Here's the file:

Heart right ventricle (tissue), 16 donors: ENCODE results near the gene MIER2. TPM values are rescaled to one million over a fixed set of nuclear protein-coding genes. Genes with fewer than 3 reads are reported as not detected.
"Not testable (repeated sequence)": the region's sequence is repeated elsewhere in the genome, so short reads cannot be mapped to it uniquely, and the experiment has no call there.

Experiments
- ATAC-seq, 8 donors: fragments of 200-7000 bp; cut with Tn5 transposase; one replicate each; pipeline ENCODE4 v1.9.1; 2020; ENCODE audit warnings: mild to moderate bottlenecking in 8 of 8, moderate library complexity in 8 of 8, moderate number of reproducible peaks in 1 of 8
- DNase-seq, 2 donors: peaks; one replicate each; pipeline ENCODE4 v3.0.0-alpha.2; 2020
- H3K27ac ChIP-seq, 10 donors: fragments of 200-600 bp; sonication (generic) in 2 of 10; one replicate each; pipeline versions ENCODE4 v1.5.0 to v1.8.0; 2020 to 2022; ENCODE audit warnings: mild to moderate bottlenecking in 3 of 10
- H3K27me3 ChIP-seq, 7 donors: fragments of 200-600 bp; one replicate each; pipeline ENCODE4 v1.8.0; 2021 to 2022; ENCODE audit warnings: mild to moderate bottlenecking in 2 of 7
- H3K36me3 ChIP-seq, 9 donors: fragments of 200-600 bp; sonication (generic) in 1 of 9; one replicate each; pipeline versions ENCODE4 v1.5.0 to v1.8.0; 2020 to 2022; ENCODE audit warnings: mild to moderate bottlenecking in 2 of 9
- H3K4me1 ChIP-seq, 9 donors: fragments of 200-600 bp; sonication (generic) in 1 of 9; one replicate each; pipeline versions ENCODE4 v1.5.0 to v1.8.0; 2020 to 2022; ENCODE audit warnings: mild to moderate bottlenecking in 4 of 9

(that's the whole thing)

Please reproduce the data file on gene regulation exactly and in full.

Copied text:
Heart right ventricle (tissue), 16 donors: ENCODE results near the gene MIER2. TPM values are rescaled to one million over a fixed set of nuclear protein-coding genes. Genes with fewer than 3 reads are reported as not detected.
"Not testable (repeated sequence)": the region's sequence is repeated elsewhere in the genome, so short reads cannot be mapped to it uniquely, and the experiment has no call there.

Experiments
- ATAC-seq, 8 donors: fragments of 200-7000 bp; cut with Tn5 transposase; one replicate each; pipeline ENCODE4 v1.9.1; 2020; ENCODE audit warnings: mild to moderate bottlenecking in 8 of 8, moderate library complexity in 8 of 8, moderate number of reproducible peaks in 1 of 8
- DNase-seq, 2 donors: peaks; one replicate each; pipeline ENCODE4 v3.0.0-alpha.2; 2020
- H3K27ac ChIP-seq, 10 donors: fragments of 200-600 bp; sonication (generic) in 2 of 10; one replicate each; pipeline versions ENCODE4 v1.5.0 to v1.8.0; 2020 to 2022; ENCODE audit warnings: mild to moderate bottlenecking in 3 of 10
- H3K27me3 ChIP-seq, 7 donors: fragments of 200-600 bp; one replicate each; pipeline ENCODE4 v1.8.0; 2021 to 2022; ENCODE audit warnings: mild to moderate bottlenecking in 2 of 7
- H3K36me3 ChIP-seq, 9 donors: fragments of 200-600 bp; sonication (generic) in 1 of 9; one replicate each; pipeline versions ENCODE4 v1.5.0 to v1.8.0; 2020 to 2022; ENCODE audit warnings: mild to moderate bottlenecking in 2 of 9
- H3K4me1 ChIP-seq, 9 donors: fragments of 200-600 bp; sonication (generic) in 1 of 9; one replicate each; pipeline versions ENCODE4 v1.5.0 to v1.8.0; 2020 to 2022; ENCODE audit warnings: mild to moderate bottlenecking in 4 of 9